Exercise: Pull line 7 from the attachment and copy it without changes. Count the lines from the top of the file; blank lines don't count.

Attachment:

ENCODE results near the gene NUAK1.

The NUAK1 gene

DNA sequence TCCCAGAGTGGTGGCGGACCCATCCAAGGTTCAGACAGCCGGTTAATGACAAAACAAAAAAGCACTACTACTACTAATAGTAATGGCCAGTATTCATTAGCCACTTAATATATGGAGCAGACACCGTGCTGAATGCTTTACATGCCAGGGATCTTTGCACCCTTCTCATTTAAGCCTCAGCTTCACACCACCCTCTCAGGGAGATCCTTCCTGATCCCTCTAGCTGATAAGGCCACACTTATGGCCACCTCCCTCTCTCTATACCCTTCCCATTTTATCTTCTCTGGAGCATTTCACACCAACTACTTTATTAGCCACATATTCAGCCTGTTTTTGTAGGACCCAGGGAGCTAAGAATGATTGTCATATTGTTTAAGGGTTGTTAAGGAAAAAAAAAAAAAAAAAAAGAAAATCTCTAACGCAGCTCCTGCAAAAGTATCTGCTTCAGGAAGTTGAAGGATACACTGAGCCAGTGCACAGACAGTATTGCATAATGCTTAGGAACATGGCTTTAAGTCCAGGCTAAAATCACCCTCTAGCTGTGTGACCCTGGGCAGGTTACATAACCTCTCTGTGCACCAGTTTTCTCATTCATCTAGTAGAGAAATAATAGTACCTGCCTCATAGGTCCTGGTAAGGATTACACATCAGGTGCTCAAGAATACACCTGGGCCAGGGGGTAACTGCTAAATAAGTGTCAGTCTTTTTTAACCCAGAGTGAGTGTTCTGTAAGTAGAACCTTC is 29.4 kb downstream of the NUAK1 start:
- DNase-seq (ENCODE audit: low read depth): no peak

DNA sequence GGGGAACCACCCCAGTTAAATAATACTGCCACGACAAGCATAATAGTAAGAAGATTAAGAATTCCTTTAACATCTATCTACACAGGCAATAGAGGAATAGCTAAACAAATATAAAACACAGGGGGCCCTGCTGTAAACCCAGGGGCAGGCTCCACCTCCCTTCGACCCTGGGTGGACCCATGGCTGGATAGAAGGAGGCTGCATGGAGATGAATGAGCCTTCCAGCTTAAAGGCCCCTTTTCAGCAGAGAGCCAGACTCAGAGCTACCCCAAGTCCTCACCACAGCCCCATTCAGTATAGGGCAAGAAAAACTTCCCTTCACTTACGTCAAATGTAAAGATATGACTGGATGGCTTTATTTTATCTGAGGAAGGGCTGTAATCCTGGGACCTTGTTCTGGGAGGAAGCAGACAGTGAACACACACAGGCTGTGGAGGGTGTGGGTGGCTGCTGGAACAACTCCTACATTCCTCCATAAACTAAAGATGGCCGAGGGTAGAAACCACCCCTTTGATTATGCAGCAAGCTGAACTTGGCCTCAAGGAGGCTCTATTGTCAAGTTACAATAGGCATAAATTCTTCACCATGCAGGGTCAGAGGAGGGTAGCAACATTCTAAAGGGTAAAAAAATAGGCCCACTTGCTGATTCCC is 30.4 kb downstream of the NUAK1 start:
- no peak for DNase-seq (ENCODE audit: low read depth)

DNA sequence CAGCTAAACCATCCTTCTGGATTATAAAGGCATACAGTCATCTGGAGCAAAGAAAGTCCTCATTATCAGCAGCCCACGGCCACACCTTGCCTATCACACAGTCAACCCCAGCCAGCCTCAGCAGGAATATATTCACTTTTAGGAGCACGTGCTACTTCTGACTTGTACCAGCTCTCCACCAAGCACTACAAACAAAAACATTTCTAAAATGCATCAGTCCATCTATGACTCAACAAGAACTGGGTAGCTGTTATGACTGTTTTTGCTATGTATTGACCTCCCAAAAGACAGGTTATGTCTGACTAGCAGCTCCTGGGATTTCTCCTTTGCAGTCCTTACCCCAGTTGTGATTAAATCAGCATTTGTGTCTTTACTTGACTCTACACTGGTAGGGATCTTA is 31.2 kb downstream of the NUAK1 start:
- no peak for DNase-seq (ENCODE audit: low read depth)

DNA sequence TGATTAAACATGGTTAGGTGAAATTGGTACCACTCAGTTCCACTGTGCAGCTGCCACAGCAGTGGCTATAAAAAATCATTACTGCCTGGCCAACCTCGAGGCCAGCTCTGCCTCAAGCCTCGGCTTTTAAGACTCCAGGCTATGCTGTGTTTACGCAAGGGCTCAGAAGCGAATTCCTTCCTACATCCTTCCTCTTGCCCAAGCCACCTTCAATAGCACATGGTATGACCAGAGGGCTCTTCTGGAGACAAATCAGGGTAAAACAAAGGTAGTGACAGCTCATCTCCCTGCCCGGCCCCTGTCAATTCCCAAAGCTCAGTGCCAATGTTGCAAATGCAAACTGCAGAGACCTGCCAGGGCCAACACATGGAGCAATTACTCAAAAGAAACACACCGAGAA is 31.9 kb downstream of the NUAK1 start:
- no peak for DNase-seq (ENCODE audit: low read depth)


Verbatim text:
DNA sequence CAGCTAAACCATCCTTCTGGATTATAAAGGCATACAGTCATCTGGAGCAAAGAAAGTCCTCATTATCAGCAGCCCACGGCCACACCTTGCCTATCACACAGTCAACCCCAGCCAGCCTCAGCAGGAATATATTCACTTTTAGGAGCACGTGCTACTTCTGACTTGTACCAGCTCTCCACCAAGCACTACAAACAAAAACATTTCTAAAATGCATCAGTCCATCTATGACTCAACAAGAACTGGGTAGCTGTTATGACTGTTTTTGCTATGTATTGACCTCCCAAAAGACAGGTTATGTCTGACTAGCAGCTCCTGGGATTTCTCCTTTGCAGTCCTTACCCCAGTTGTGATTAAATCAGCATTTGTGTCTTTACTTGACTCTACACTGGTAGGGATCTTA is 31.2 kb downstream of the NUAK1 start: